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Wall crucifix owned by an American internee

Object | Accession Number: 2018.426.3

Crucifix owned by Leonie Roualet while she was interned in Vittel internment camp in German-occupied France from September 1942 through September 1944. Leonie was born in New York to Leonie Calmesse and Henry Charles Roualet, French champagne vintners who had immigrated to the United States in the 1890s. In the 1930s, Leonie’s mother returned to France to take care of her ailing brother. While caring for her brother, she too became sick, and in 1939 Leonie traveled to France to take care of her mother and her uncle. In May 1940, Germany invaded France and occupied the northern half of the country. Leonie’s sister, Henriette, began to worry about the fate of her mother and sister as she struggled to contact them, and she wrote repeatedly to the U.S. State Department for information on their whereabouts. In November, she received a telegram stating that her mother was in a hospital in Bordeaux, while Leonie was living with their uncle in Épernay. On September 24, 1942, the Gestapo arrested Leonie as an enemy alien and sent her to a prison in Châlons. From there she was transferred to Frontstalag 194 in Vittel. She remained there for two years until the camp was liberated by Free French forces on September 12, 1944. Immediately following liberation, Leonie worked for the Red Cross and helped establish the first displaced persons (DP) camp in Paris. In December 1945, Leonie returned to the United States, accompanying a convoy of refugees at the request of the American Embassy.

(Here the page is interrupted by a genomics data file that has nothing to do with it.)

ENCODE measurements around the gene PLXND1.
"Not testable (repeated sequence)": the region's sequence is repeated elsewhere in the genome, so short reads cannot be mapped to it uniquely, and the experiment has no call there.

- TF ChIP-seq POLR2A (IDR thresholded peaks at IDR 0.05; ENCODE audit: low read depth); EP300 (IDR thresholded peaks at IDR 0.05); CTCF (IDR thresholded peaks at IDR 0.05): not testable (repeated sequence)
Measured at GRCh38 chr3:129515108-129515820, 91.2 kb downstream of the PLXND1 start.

use:  1942 September-1944 September
manufacture: France
use: Vittel (Concentration camp); Vittel (France)
Object Type
Crosses (lcsh)
Credit Line
United States Holocaust Memorial Museum Collection, Gift of Mark Roualet
Record last modified: 2023-08-25 13:00:29
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